From Kevin Williamson at National Review, ‘Uninhibited,’ You Say?
In the first instance there is the case of Citizens United, a nonprofit advocacy group that was prohibited, in plain contravention of the First Amendment, from showing a film called Hillary: The Movie. The Supreme Court has affirmed that this was a violation of Citizens United’s rights under the First Amendment, and the response of the Democratic party — again, with the blessing of the New York Times — was to attempt to gut the First Amendment, which every Democrat in the United States Senate voted to do under the leadership of Harry Reid. In the second and third cases are the Democratic officials at the state and federal level who have been and are abusing their investigatory and regulatory powers to retaliate against organizations that are critical of certain global-warming and gun-control initiatives. Democratic activists have gone so far as to argue that Charles and David Koch should be imprisoned for their political activities, and that “climate denial” should be a criminal matter. None of that is consistent with our traditional understanding of the First Amendment and of free expression more generally.
If, on the other hand, what we want is a culture of free speech with liberal norms guiding our attitude toward journalism, advocacy, and political debate, then our friends on the left have some thinking to do. The National Rifle Association is an advocacy organization; it does very little other than fight for gun rights and raise money to fund that fight. It is not, contrary to the myth, an outsized political donor: It is No. 497 (out of 16,585) on the list of political donors at OpenSecrets.org. And yet the soi-disant champions of free speech have stood idly by — or cheered — as Democratic officials in New York use their positions to lean on financial-services companies in an effort to shut down the NRA institutionally by denying it ordinary banking and insurance services. That is banana-republic stuff. And yet it is happening, and the fair-weather friends of the First Amendment are by their behavior perfectly contented with that.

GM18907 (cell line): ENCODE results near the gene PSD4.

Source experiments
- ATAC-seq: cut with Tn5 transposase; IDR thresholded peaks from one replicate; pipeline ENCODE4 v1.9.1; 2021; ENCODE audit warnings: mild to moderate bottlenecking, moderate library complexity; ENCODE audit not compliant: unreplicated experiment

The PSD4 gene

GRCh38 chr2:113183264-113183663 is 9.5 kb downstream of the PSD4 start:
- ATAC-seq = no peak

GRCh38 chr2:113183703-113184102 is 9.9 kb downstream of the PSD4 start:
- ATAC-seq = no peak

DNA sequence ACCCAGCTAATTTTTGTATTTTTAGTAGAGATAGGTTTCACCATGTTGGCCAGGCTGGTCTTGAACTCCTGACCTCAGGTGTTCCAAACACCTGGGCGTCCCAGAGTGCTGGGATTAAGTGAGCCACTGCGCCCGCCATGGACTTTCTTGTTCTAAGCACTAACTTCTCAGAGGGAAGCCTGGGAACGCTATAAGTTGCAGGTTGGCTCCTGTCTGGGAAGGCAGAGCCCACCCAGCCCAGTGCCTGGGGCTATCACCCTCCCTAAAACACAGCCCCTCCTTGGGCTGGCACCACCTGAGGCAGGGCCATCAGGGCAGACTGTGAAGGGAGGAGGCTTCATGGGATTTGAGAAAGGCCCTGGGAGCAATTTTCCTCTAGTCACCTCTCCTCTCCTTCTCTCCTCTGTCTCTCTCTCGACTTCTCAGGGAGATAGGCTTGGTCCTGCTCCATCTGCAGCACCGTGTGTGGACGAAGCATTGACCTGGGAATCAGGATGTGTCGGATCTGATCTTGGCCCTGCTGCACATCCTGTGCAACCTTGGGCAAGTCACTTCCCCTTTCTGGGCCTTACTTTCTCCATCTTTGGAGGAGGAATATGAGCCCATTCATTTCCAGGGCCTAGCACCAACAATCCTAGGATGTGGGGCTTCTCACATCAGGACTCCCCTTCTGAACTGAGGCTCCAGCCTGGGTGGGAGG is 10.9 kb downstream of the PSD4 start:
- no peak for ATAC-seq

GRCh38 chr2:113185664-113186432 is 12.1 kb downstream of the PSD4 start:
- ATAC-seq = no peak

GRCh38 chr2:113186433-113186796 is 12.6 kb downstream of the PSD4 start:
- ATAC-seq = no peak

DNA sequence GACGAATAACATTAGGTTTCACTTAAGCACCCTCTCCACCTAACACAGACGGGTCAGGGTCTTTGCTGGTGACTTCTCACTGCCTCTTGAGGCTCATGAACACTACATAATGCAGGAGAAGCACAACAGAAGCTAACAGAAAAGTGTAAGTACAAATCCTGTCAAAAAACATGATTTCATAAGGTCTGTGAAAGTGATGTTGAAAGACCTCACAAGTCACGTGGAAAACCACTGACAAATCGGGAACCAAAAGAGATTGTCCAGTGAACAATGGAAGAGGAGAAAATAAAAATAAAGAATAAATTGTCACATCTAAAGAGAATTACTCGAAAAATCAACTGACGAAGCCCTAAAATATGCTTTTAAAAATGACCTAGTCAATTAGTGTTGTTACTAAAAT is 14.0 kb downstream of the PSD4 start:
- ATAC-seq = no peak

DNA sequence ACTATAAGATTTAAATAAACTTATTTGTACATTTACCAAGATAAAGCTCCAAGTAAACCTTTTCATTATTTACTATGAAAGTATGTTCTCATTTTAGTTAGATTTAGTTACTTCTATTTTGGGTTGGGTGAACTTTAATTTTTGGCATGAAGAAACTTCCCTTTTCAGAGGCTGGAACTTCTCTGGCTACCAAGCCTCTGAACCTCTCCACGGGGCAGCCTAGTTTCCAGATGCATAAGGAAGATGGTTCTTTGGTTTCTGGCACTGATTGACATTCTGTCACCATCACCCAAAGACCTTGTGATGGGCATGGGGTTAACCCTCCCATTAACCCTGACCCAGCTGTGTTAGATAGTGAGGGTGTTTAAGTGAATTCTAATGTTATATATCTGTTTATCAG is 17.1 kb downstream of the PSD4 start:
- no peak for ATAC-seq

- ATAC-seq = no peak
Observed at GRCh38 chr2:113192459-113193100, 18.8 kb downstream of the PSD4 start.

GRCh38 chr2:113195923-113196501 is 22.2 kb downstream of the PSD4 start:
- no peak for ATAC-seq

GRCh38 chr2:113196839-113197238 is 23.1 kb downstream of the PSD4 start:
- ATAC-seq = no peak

Writing in the Boston Globe on August 13, Professor Dani Rodrik of Harvard’s Kennedy School proposed blacklisting any American who served in the Trump administration. The irony-immune professor argues that this is necessary because of the administration’s contempt for “liberal democratic norms.” Blacklisting academics and public figures for their political affiliations is not really quite in keeping with liberal democratic norms either, obviously. He writes: “Like other organizations” — (except bakeries) — “universities have the right to determine their practices in accordance with their values.” Would that this liberal principle were applied liberally! But if your black-hats/white-hats model of the political universe means that, e.g., the secretary of state (who is also a former congressman and CIA director with a law degree from Harvard) cannot be offered a fellowship in a diplomatic-studies program, or that Larry Kudlow must be prohibited from giving a keynote address at a business-school function, then your model is not only dopey and counterproductive, it is also deeply illiberal. Those contemplating such designs would do well to speak a little less loudly about the vindictiveness of the president.
The left has exhibited far more hostility to free speech than Trump has ever remotely considered.